What the Paris Peace Forum tells us about France—and about the world
By Célia Belin
On Sunday November 11, 60 world leaders will join French President Emmanuel Macron in inaugurating the first edition of the Paris Peace Forum, a few hours after commemorating the centenary of the armistice that ended World War I. Although President Donald Trump is attending the armistice commemorations too, he will be boarding a flight back to Washington at the time when the forum opens.
No one knows what to make of the snub—Trump’s participation in the Forum was still a mystery less than a week before the start date. French diplomats speculated sarcastically that the reason for the uncertainty is that no one in the Trump administration had dared mention the conference to the president.
Indeed, the “America First” leader will find very little to like in the Paris Peace Forum. One of the signature events of Macron’s presidency stands in direct contrast with Trump’s sovereignty message, and the unilateralist and interest-driven foreign policy that goes with it. The forum is not a summit or a conference, but a gathering of “actors of global governance,” coming to “debate” and garner support for collective “solutions” for global governance and peace. Not exactly your Trumpian cup of tea.
Beyond the feel-good mission statement, the forum is indicative of today’s times. In an era of strengthened nationalism and great power competition, the rest of the world is looking for new approaches to save global cooperation. France—and Macron—are taking the lead to empower a global “resistance” of multilateralists hoping to salvage, or rebuild, a dwindling rules-based order. The question remains open whether the multilateralists can do that without U.S. leadership. Under Trump’s “America First,” the United States is self-isolating, and risks missing the opportunity to orient the rules of tomorrow, leaving others a chance to fill the vacuum.
“The Rest” matters
In practice, the first edition of the Forum will host around 2,500 people in the Grande Halle de la Villette, a former slaughterhouse turned cultural center on the northeast edge of Paris. Attendees from government, businesses, NGOs, foundations, the media, think tanks, and religious institutions from all corners of the world will take part in dozens of simultaneous debates—or agoras—on global challenges, will wander around stands presenting and raising support for 119 global governance projects—selected from a pool of 848 applicants—or will join the live hackathon on global financial transparency.
France has decided to adjoin the first edition of the forum to the commemorative celebrations of the 1918 armistice, so as to ensure strong heads of state and/or government participation and offer some war-and-peace gravitas to the forum. The world leaders will attend a lunch at the Élysée Palace after the ceremonies, then travel by bus to the forum, where they will listen to opening speeches by German Chancellor Angela Merkel and U.N. Secretary General António Guterres, before participating, on a voluntary basis, in workshops, debates, and other gatherings within the Grande Halle. At the time of writing, it is still unknown who will do what.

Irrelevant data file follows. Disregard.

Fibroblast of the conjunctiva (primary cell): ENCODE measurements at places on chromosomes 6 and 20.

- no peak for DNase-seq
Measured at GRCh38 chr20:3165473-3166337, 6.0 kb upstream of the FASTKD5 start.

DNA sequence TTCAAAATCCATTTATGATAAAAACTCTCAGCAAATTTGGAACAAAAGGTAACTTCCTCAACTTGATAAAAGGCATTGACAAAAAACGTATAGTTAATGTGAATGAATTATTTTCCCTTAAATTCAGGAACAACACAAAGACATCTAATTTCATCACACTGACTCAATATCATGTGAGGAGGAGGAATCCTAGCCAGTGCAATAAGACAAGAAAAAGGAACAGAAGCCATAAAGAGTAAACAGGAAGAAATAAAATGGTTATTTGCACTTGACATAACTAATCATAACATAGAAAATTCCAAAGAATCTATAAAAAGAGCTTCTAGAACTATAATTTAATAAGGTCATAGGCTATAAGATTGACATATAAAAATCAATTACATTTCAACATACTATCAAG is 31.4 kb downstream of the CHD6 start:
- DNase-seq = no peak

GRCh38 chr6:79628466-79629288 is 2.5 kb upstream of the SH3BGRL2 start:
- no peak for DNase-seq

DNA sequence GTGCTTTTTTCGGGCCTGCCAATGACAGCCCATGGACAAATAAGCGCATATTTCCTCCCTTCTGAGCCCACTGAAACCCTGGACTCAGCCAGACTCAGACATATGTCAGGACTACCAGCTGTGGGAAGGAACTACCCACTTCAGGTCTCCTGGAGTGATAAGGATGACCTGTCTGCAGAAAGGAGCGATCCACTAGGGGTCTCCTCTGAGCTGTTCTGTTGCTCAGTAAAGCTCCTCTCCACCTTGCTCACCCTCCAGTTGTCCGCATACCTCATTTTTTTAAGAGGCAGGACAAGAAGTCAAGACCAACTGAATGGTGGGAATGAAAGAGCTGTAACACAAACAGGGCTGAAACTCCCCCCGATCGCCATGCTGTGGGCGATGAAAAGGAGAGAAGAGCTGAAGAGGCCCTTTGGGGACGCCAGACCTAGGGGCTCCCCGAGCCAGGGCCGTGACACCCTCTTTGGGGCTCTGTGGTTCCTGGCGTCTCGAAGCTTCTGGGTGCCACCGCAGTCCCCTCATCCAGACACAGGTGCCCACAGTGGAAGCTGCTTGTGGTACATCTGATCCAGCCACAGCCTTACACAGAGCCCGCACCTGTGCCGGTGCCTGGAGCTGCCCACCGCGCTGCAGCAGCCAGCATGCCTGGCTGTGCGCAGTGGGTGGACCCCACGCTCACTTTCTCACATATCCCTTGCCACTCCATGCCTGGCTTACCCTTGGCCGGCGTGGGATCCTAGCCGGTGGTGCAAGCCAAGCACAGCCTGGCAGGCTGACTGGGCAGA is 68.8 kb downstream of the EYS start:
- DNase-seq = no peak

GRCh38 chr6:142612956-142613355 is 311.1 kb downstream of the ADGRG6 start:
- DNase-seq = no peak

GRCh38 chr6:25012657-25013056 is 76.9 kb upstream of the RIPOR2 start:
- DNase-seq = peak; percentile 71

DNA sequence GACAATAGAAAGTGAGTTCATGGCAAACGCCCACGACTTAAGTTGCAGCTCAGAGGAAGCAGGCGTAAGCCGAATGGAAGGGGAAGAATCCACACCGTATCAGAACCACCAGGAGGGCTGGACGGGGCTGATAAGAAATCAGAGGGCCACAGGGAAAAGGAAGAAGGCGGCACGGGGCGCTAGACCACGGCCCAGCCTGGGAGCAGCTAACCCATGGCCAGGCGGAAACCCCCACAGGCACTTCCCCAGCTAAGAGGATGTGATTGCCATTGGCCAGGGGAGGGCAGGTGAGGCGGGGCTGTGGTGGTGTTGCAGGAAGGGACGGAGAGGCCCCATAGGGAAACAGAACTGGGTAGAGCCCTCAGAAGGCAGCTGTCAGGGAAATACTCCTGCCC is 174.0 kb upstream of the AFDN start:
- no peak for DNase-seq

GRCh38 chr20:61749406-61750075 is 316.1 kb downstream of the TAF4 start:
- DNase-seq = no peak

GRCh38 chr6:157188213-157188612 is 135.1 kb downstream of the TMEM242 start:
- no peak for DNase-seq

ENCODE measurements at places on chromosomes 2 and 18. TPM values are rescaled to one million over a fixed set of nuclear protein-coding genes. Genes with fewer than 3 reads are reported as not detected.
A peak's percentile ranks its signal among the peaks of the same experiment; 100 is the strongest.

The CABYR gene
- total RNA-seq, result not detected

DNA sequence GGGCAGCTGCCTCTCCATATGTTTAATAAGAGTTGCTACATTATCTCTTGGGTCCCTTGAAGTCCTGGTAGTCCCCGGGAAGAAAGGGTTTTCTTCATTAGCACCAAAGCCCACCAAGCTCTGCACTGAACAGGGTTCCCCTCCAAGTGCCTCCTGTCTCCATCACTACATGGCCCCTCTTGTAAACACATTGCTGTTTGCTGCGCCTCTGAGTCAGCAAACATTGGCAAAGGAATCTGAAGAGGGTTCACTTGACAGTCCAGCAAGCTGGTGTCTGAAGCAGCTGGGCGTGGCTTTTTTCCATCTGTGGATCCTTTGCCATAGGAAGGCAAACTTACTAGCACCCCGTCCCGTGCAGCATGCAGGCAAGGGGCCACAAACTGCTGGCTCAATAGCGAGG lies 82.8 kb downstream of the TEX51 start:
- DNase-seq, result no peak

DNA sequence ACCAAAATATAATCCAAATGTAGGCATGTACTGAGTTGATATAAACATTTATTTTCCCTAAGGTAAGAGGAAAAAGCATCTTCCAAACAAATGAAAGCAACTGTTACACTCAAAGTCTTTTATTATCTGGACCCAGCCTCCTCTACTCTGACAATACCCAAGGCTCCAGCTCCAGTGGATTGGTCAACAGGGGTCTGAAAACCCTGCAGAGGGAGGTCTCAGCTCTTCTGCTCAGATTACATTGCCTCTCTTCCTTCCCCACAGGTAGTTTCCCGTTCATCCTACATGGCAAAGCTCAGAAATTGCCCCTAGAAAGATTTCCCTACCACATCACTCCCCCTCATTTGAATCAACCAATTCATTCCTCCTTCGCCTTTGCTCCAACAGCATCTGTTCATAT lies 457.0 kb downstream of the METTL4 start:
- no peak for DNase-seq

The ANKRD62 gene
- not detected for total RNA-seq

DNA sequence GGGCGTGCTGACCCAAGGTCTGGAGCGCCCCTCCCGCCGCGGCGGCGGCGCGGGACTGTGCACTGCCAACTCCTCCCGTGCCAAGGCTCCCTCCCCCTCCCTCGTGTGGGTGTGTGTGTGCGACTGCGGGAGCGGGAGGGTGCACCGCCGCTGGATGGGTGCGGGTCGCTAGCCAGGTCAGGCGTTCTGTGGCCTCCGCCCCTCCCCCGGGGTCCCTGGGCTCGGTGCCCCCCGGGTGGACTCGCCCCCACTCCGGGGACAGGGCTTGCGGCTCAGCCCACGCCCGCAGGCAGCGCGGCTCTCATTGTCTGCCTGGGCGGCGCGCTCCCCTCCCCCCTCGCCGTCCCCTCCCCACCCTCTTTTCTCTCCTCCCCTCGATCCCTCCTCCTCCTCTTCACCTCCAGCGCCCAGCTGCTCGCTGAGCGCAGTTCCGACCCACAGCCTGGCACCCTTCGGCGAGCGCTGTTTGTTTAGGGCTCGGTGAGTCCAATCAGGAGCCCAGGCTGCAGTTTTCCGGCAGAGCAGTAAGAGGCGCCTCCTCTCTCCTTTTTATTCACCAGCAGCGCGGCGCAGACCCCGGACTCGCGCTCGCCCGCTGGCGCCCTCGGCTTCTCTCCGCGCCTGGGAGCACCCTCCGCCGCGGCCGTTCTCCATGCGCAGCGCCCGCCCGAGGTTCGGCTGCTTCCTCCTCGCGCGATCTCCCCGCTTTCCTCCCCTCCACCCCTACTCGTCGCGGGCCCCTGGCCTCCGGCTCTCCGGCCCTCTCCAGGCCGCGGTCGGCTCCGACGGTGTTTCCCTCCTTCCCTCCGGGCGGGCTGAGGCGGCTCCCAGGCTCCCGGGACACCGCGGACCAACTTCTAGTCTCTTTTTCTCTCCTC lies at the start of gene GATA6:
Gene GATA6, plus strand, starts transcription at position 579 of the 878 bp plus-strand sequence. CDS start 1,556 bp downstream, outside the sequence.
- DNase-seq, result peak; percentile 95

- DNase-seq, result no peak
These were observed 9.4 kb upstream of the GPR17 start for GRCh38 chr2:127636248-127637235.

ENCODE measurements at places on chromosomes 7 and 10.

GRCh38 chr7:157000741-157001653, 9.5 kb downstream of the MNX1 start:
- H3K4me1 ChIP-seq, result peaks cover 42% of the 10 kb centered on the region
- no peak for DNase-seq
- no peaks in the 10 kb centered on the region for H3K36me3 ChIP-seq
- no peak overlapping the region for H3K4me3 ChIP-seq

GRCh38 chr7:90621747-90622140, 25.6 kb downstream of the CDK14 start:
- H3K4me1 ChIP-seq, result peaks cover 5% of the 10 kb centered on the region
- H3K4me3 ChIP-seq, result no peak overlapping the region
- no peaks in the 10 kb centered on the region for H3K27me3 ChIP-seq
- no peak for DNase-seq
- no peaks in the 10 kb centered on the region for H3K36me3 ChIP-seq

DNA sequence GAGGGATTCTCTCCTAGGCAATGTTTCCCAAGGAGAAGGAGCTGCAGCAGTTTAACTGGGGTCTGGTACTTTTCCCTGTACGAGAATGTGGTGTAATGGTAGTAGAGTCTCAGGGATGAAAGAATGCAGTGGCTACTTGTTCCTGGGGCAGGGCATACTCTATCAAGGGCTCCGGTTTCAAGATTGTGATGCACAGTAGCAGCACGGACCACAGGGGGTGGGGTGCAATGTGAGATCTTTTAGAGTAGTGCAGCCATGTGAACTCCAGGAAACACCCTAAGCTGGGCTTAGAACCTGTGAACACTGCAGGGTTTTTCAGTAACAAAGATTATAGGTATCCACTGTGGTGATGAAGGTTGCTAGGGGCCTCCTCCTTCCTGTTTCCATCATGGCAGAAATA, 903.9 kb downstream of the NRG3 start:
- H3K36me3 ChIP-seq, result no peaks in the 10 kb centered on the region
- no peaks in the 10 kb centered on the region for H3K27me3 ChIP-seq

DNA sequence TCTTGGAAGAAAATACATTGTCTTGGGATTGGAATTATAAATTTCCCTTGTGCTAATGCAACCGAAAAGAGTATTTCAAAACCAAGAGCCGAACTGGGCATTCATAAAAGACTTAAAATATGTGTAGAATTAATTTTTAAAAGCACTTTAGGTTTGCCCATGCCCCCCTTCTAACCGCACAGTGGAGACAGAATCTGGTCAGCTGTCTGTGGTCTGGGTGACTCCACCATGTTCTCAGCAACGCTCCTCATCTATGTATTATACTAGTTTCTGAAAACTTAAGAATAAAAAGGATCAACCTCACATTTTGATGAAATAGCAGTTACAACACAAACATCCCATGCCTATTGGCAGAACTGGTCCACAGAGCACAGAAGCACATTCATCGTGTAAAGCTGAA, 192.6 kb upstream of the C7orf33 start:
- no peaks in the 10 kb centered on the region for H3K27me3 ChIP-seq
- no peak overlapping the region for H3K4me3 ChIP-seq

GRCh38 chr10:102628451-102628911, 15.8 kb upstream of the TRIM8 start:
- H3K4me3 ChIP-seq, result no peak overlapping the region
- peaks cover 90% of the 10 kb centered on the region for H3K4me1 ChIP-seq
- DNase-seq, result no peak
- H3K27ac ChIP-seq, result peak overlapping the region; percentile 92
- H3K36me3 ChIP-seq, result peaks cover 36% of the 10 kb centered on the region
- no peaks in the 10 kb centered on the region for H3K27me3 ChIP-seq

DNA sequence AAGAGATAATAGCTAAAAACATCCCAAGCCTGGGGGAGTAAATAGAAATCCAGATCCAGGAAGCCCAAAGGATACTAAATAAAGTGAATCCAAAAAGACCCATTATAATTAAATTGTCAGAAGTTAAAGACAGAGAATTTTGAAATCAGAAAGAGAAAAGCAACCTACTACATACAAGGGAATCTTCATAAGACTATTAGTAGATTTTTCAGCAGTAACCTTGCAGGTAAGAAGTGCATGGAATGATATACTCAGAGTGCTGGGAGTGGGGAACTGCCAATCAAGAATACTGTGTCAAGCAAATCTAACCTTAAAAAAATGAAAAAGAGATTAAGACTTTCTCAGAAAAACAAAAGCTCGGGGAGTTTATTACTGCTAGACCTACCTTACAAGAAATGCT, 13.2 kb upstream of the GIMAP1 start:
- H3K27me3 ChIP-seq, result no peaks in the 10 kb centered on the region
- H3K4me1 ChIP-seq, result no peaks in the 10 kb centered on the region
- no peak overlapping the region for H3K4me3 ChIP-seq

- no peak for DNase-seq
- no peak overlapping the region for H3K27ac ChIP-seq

The forum was born out of the ambition to secure France’s place on the map of arenas where the fate of the world is discussed—such as the Munich Security Conference, the Shangri-La Dialogue, or Davos. Most other forums deal with security and the economy, and France hoped to make a different kind of contribution. The country’s priorities as a permanent member of the U.N. Security Council and a major advanced economy are far from parochial, and there are few global challenges which France does not want to touch. “Peace,” a universal ideal, is the umbrella concept for the five themes of the forum: development, environment, inclusive economy, new technologies, and peace and security.
The forum is intentionally non-Western-centric. The 119 projects selected to be presented at the forum originate from 42 countries and 10 international organizations. The 15-member steering committee gathers prominent individuals from five continents. France views itself as a bridge between the North and the South in yesterday’s world, the West and the Rest in today’s. Its four-corners-of-the-world colonial past gives France a massive network of partners and allies, in the name of which the country enjoys speaking in international organizations—although, in their eyes, France remains most often a European power, suspect of grandstanding for the sake of its own grandeur.
The French state hardly contributes financially to the forum, and the organizers preferred looking for non-Western support. The Mo Ibrahim Foundation is a founding member and Abu Dhabi’s environment agency a “grand partner,” but American philanthropy (Microsoft, the Rockefeller Foundation) and German public and foundation money (Germany’s development agency GIZ, the Körber Foundation) end up being unavoidable—that is where the big bucks are. The French have also publicized the forum outside Europe and North America as much as possible—and ended up flying in participants from poorer regions to reach their objective of inclusivity. A diverse crowd will be one of the metrics of the forum’s success.
Reinventing global cooperation
The forum is meant to be a contribution to multilateral efforts and the United Nation’s Sustainable Development Goals. Macron has called repeatedly for “strong multilateralism,” and under his leadership, in line with a long French tradition, France is contributing to U.N. efforts on global challenges, in particular education and climate. However, compared to these more formal initiatives, the Paris Peace Forum has a distinct “Macron touch”: first, an implicit admission that the established multilateral system has failed, second, a brazen ambition that it can be fixed by betting on out-of-the-box solutions.